• Guarana may produce a diuretic effect. A reduction of caffeine may reduce the episodes of leakage per day in patients with symptoms of urinary frequency, and/or urge incontinence. Caffeine may cause dysuria (difficulty or pain urinating). High caffeine intake has been shown to worsen the condition of detrusor instability (unstable bladder) in older women. Use cautiously in patients with impaired kidney function.
  • Use cautiously in individuals with an iron deficiency due to possible association with the development of anemia.
  • Avoid in patients with liver impairment, as the clearance of caffeine may be impaired.

Pregnancy and Breastfeeding

  • Studies on caffeine, the active constituent in guarana, indicate that consumption of caffeine may increase certain risks in pregnant women, although there is controversy in this area. For instance, high levels of caffeine consumption may result in delayed conception among women who are nonsmokers. Several studies found an association between caffeine and low birth weight. Heavy caffeine intake throughout pregnancy may increase the risk for SIDS (sudden infant death syndrome). Three cases of birth defects have been associated with excessive caffeine intake. Studies in pregnant women drinking moderate amounts of caffeine have shown inconsistent results, with more recent studies reporting no adverse effects on the fetus.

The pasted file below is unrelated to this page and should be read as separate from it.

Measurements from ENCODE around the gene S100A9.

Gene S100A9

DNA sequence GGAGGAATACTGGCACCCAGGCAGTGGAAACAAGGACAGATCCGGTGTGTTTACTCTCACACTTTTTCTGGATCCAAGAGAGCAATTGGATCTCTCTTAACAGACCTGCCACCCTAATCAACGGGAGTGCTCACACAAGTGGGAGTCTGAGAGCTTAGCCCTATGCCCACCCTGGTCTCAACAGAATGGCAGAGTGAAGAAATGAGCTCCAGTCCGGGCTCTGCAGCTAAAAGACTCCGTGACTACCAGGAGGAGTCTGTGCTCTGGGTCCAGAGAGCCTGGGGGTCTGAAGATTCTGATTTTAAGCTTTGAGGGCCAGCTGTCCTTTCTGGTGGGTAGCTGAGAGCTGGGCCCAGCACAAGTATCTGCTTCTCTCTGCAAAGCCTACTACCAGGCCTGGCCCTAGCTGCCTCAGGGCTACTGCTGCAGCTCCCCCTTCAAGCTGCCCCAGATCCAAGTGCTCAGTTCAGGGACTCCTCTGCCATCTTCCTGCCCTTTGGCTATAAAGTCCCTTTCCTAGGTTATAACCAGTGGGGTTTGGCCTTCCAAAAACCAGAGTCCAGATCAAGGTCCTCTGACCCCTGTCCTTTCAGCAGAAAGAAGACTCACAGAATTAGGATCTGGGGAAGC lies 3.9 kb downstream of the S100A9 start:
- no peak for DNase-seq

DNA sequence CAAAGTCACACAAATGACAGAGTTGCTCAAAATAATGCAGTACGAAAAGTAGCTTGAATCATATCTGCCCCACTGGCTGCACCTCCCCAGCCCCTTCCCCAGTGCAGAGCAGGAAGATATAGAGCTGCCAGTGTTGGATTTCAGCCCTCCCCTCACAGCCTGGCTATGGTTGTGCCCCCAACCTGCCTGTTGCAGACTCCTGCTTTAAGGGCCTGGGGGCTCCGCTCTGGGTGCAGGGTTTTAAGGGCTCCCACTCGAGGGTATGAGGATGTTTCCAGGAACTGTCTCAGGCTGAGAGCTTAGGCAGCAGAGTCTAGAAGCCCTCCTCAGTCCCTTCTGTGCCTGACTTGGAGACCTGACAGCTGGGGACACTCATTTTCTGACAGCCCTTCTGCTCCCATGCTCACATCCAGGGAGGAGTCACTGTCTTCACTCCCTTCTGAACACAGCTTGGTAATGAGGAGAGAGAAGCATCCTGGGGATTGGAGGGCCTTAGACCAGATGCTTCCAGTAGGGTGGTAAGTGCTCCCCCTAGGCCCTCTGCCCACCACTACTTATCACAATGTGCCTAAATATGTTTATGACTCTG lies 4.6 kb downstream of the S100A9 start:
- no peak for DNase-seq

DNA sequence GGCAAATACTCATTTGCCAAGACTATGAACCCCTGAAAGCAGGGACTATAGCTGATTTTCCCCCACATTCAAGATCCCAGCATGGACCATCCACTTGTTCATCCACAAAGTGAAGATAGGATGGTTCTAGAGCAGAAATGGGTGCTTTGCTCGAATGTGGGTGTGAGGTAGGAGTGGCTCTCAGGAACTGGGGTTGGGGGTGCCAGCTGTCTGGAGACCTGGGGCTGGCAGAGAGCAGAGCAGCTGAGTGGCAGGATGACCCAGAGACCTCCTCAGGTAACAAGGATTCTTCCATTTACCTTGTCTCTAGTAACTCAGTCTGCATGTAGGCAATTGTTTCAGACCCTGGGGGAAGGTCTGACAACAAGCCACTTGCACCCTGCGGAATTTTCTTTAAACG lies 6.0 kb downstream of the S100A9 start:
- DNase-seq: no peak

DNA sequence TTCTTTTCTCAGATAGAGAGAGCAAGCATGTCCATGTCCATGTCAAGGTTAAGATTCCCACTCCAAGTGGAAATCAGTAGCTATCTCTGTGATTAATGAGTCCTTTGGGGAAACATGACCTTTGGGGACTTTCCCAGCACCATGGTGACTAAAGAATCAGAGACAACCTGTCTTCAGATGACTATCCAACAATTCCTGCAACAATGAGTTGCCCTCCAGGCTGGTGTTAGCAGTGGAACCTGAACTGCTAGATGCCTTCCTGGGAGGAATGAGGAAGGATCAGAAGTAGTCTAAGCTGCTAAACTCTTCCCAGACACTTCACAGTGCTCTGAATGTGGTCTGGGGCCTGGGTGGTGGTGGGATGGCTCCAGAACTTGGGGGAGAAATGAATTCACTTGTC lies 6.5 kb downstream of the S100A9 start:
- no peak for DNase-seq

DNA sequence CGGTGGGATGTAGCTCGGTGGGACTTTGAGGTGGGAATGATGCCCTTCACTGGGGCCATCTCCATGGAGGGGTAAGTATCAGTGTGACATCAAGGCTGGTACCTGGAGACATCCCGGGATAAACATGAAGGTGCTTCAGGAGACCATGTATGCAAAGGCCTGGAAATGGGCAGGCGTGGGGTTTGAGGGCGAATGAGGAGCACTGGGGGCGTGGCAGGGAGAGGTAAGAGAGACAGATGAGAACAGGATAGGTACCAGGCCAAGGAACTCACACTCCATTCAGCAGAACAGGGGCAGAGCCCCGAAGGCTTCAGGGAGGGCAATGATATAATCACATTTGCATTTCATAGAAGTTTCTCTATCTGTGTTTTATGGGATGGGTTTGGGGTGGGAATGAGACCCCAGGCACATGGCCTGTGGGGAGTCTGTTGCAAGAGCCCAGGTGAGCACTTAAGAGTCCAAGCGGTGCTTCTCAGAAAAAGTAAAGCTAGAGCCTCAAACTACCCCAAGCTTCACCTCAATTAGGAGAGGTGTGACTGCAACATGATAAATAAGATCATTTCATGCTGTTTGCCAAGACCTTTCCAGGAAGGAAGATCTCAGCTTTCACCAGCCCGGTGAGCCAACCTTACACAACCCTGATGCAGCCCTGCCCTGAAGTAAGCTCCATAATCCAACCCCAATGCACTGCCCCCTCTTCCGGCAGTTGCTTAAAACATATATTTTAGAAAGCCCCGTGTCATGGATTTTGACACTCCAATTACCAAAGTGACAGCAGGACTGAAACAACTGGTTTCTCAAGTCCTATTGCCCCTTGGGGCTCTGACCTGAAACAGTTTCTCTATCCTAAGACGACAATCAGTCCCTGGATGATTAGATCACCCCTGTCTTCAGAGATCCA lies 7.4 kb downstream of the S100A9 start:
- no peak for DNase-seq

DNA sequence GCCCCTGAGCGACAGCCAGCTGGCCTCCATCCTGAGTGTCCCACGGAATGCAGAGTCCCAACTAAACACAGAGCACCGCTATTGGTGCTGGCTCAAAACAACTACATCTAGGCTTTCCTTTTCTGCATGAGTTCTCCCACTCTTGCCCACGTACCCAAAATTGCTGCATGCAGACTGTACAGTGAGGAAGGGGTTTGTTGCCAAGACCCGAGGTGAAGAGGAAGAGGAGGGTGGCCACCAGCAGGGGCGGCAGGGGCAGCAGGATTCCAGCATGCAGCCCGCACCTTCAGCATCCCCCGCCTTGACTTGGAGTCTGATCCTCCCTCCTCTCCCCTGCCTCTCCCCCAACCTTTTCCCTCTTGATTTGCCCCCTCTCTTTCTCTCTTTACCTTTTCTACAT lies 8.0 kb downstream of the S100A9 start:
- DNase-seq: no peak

• Caffeine consumption may increase the risk of an early spontaneous abortion among non-smoking women. Heavy caffeine consumers reporting nausea had a doubled risk for spontaneous abortion. Light caffeine use has been associated with risk for spontaneous abortion among women who aborted in their last pregnancy.
  • Caffeine is readily transferred into breast milk. Infant caffeine ingestion can lead to infant sleeping disturbances. The effect of other substances contained in guarana is unknown. Breastfeeding may inhibit the caffeine metabolism in infants due to human milk components. Babies from mothers who consumed large amounts of caffeine daily have experienced tremors, and some experienced cardiac rhythm disturbances.

Attribution
  • This information is based on a systematic review of scientific literature edited and peer-reviewed by contributors to the Natural Standard Research Collaboration (www.naturalstandard.com).

Copyright © 2011 Natural Standard (www.naturalstandard.com)


The information in this monograph is intended for informational purposes only, and is meant to help users better understand health concerns. Information is based on review of scientific research data, historical practice patterns, and clinical experience. This information should not be interpreted as specific medical advice. Users should consult with a qualified healthcare provider for specific questions regarding therapies, diagnosis and/or health conditions, prior to making therapeutic decisions.